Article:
Sunday, June 15, 2014

Father's Day / Hanging Rock Redux

Five years to the day, in our "annual" father's day hiking celebration, our intrepid cohort of five summitted the peak of Hanging Rock State Park.

I was scared to death the whole time that someone was going to see a bee and then run over the edge, but everyone did great. With the exception of Sam (who rode in style on Doc's back) everyone made it all the way to the top and back under their own power.

Sunday, June 8, 2014

The Best Part

Undoubtedly the best part of this vacation was the opportunity to spend some quality time with the love of my life. 

There is so much going on in our lives right now - stuff that has been growing and building at an ever-incessant pace for the last 6 or seven years - that we are hardly able to stop and slow down and say I love you. Much less be able to say it per and over for days at a time without distraction, or work, or kids, or meetings and phone calls or deadlines or to do lists. Life at this point - with two careers and three kids and a dog and who knows whatever else in the way of obligations and commitments - is all-consuming. 

This was one of a handful of times that we’ve had since just the early days of our marriage to be together, and relax, and enjoy each others company.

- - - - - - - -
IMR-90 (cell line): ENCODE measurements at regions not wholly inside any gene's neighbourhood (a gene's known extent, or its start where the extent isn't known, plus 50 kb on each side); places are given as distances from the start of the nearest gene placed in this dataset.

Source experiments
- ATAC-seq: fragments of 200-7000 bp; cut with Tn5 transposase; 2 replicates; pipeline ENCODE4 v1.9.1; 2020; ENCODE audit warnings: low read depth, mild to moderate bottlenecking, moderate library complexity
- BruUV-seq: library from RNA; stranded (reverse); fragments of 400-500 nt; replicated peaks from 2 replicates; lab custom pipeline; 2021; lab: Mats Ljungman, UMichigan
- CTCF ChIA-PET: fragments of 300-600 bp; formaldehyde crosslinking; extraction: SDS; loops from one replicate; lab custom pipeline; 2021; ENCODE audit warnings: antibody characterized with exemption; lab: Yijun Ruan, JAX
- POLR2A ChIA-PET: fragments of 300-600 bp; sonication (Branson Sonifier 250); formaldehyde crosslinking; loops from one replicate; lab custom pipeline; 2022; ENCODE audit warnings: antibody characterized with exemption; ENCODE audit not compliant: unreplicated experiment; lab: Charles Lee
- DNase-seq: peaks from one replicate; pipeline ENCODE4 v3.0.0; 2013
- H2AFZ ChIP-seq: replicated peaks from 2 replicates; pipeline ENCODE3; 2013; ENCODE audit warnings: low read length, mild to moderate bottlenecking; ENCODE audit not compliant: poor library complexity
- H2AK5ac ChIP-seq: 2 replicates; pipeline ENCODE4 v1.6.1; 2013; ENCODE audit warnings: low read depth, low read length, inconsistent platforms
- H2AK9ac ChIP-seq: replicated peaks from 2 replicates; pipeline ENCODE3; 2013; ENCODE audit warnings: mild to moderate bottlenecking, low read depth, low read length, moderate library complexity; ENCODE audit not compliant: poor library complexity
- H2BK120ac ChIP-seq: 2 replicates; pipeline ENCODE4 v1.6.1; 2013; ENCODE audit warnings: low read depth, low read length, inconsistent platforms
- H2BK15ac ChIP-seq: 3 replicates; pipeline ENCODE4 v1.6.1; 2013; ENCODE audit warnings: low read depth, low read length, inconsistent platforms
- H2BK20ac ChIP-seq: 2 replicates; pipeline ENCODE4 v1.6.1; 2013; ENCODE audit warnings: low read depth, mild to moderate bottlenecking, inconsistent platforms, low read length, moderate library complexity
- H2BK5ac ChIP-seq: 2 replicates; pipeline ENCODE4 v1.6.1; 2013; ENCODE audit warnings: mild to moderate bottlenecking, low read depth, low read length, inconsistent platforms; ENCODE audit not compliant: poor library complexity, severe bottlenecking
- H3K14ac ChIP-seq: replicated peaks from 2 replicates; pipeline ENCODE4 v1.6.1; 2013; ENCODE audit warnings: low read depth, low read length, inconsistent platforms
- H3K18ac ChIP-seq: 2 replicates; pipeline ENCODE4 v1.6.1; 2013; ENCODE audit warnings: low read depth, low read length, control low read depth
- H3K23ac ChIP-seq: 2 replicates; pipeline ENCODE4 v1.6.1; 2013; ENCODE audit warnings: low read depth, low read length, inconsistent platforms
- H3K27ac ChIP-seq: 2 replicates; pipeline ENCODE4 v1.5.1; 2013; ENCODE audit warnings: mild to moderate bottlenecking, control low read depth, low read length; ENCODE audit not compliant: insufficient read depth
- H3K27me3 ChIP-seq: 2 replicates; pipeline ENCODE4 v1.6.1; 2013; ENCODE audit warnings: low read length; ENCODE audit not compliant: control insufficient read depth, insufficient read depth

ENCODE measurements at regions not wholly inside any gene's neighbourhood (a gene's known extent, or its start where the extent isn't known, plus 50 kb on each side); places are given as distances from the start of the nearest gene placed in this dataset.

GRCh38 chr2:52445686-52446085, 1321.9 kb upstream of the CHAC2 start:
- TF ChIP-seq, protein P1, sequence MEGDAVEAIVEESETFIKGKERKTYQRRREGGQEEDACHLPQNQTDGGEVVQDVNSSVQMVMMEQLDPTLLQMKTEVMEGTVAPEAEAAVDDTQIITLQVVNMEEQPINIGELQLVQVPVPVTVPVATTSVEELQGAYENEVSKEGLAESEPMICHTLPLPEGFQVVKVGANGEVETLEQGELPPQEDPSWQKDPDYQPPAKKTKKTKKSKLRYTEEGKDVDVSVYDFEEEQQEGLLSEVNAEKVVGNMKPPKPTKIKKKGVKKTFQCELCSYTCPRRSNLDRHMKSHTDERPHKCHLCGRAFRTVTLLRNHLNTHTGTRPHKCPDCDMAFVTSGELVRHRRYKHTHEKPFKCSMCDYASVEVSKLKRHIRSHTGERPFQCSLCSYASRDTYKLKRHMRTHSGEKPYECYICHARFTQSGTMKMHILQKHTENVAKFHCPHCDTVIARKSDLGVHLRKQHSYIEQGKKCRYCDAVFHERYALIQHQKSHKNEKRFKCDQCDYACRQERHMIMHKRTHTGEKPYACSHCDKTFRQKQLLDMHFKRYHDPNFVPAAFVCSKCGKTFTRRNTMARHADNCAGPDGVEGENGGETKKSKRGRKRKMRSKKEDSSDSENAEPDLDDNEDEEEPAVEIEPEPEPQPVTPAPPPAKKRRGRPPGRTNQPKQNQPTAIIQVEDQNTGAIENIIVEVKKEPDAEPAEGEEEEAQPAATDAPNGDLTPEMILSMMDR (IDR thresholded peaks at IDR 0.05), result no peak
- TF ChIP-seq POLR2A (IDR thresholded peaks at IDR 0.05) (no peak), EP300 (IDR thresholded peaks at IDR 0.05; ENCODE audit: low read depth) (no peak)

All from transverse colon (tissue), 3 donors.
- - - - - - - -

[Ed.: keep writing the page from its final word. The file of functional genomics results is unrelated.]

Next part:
Marriage is about being partners, for the moment and for forever, and for all the little ups and downs of life, the tough stretches where every things seems like it is batshit crazy and for the bright spots of weeks or nights to be alone together. Every minute we were in Scotland, I kept thinking that I could not have picked a better or more amazing person to spend my life with, to raise these incredible kids with, to travel the world with, and to dream and suffer and grow with.

Thank you, Doc. You are the very best part of my life.

Saturday, June 7, 2014

The Last Days

The last three days in Scotland were a whirlwind of travel, eating, castles, and shopping. We left the self-catering flat in Inveraray on Thursday morning and drove about an hour over to the village of Luss on the western shores of Loch Lomond. Since we hadn’t yet had breakfast, we stopped in at the Loch Lomond Arms Hotel for a bit. This is a classically appointed place, with wildlife artwork and 30’s vintage taxidermy of all sorts adorning the walls. A sort of luxurious country hunting lodge vibe permeated the place, and I would not have been surprised to see Prince Charles come around the corner in his tweed and wellies.